Rains ravage county on Sunday

Yards, parks flooded Sunday

Warren resident Michael Shrodek stands Monday on the deck in his flooded backyard at 91 Central Parkway SE. Shrodek said seven properties in his neighborhood have had flooding issues over the last several years. Staff photo / Raymond L. Smith

People were cleaning up the mess on Monday following strong weekend wind and heavy rain.

Water started to recede, and trees branches were being removed from roadways.

The National Weather Service in Cleveland reported 0.83 inches of rainfall Sunday. Perkins Park in Warren flooded throughout, including the playground area.

Safety Service Director Eddie Colbert said the city on Sunday sent crews to block roads leading into Packard and Perkins parks because of flooding. Early Monday evening, Colbert said the city parks remained closed and will be re-evaluated today.

Tammy Vennitti’s family owns property at the corner of Diehl South Road and state Route 5 in Leavittsburg. She will once again have to wait a few days before flooding in the yard recedes.

“I get stressed out every time it rains. My daughter lives there and has two small children, and every time it rains — not just the heavy rains, but every time — that yard is completely flooded. This was really bad this weekend. The sump pump has been running non-stop. If the power goes out, then the basement will flood,” Vennitti said.

She said the water is supposed to drain into a nearby culvert, but it doesn’t get there. She believes there is a crack somewhere in the drainage pipe off state Route 5.

Vennitti said the problems began in 2016 when a nearby store was put in west of her home.

“I have been dealing with this problem since 2016 when all the flooding began. Before that it was not that much water,” she said.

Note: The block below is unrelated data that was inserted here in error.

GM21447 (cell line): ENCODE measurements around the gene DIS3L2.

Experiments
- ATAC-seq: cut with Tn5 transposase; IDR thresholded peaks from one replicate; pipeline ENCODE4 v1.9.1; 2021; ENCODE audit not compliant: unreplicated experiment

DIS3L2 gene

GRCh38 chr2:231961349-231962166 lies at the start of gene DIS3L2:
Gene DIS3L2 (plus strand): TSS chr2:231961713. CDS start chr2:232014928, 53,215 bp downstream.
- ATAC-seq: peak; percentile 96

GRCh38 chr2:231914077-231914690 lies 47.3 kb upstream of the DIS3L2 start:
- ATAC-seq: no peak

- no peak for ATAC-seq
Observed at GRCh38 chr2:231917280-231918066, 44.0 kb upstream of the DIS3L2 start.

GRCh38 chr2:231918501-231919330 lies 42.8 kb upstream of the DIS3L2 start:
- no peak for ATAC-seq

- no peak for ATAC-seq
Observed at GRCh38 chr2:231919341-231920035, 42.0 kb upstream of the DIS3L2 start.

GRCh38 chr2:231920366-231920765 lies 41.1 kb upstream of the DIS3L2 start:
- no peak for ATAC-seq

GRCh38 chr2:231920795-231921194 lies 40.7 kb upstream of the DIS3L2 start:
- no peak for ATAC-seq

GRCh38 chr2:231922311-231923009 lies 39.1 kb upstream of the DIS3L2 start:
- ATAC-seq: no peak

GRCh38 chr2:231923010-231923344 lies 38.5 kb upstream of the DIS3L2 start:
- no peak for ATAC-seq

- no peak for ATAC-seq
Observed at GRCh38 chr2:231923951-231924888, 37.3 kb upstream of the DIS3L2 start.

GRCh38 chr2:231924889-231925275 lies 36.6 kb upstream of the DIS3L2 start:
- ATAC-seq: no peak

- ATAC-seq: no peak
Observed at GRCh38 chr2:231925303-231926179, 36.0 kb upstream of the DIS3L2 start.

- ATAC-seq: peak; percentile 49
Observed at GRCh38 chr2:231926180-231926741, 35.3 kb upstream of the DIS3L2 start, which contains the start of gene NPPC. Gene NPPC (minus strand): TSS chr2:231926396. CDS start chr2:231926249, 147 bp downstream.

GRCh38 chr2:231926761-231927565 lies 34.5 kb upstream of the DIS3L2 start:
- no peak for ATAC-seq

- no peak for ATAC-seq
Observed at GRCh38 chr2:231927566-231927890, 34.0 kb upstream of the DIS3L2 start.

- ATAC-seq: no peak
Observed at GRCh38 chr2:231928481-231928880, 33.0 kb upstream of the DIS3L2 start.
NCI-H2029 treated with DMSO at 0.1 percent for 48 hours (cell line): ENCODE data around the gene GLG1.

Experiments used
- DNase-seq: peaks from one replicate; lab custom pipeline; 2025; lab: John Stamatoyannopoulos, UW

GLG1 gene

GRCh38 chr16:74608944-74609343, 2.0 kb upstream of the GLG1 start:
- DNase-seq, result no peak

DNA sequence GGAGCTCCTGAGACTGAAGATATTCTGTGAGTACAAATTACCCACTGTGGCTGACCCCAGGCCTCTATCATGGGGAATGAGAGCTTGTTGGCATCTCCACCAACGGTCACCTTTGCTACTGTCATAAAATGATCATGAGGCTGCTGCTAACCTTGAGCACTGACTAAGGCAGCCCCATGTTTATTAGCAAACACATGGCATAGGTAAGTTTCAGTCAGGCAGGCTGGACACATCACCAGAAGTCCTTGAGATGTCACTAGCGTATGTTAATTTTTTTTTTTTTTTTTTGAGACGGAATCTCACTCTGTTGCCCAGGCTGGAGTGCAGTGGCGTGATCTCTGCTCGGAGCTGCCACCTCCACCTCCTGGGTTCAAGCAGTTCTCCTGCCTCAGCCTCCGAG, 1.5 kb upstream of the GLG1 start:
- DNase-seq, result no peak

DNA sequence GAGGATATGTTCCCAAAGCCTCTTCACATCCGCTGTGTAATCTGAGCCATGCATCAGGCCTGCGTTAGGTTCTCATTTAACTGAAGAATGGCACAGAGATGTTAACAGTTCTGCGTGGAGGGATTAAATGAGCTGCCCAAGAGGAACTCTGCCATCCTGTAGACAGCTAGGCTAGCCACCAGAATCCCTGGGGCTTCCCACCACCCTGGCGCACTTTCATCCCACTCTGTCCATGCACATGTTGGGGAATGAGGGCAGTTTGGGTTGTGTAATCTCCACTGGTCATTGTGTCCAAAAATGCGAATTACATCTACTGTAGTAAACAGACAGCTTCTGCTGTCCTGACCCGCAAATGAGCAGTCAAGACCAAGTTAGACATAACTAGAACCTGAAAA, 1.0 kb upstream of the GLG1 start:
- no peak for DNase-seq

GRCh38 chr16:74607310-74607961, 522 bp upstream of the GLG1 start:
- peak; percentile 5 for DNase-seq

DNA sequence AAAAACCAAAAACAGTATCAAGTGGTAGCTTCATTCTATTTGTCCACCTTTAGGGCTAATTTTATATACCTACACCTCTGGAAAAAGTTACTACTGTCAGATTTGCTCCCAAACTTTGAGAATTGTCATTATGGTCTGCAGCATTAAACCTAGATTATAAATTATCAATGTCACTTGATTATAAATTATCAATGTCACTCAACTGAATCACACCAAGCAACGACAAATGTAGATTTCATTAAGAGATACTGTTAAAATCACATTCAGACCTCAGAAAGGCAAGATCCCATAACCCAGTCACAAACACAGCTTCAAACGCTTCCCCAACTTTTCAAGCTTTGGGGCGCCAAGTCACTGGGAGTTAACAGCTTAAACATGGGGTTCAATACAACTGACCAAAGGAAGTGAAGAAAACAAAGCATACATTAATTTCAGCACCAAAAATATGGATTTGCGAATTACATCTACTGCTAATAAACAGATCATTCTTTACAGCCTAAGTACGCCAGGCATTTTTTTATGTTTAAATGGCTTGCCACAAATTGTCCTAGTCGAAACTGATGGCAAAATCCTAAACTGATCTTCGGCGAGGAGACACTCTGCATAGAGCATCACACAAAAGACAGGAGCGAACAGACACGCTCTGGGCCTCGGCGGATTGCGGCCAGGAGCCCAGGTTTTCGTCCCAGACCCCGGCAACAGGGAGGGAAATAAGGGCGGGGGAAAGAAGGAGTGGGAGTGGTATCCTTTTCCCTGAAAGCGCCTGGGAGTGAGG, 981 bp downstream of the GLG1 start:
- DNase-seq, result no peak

She said she has been in contact with Trumbull County commissioners and engineering officials to get the problem addressed. Companies have come in to see the problem, she said, and to help with the line from the sump pump.

Children’s toys were floating in the water in the yard Sunday.

“This will take days before all this water is gone, and if it rains again, it will fill up because there is no place for the water to go,” she said.

Another family member, Robin Boyd, said whenever the electric goes out then the pump doesn’t work and water floods the basement. The family has lost furniture, a furnace, clothing and a new hot water tank.

“The water is not getting to the culvert because it is almost empty and all the water is in the yards. There is something wrong with the pipes,” Boyd said.

Michael Shrodek’s backyard at 917 Central Parkway SE in Warren was a wading pool Monday afternoon. On Sunday, he could only see the top of his fire pit in the center of the yard.

Shrodek said the amount of water draining into his backyard has been increasing every year for the last several years. Shrodek said he has spoken to his councilman and others about what has been happening.

He said the increased amount of standing water in his, and six other houses on Central Parkway and Trumbull Avenue SE, could be caused by several things, including a soccer field on the former Devon School property, 833 Central Parkway, that is on a higher grade than many of the houses south of it.

“A tree fell on a drain on a property two doors down from my house, crushing it,” Shrodek said. “Water could be coming down from the soccer field.”

Last year Shrodek, a Niles school teacher, put in nearly $10,000 worth of work in his backyard by adding a wire framed fence, a large dog kennel, and the backyard fire pit / barbecue area.

“I wanted to give my dog a place to run around and stay when I’m at work,” he said. “I also wanted to be able to enjoy my backyard.”

On Monday morning, Robert Boyles, 916 Trumbull Ave., left a pump running next to his large wooden shed in an effort to pump the pool of water that was in his backyard to the front, so the water would go down a drainage ditch.

“I don’t know about my neighbors, but I’ve had my basement waterproofed, so right now, it is dry,” he said. “However, during heavy storms the water is coming up against the property.”

Boyles said he has taken his concerns to the city.

“I would like for the city to come up with a plan to help residents,” said Councilman Ken MacPherson, D-5th Ward. “It collects a $5 a month stormwater fee from each property owner.”

MacPherson emphasized the city should, at least, attempt to provide some level of expert help.

“Perhaps, the neighbors can work together to hire a contractor to place a drain on one of the properties to direct the water away, so it is not standing in their yards,” he said.

MacPherson emphasized this is a problem that is not exclusive to his ward, but is happening all over the city.



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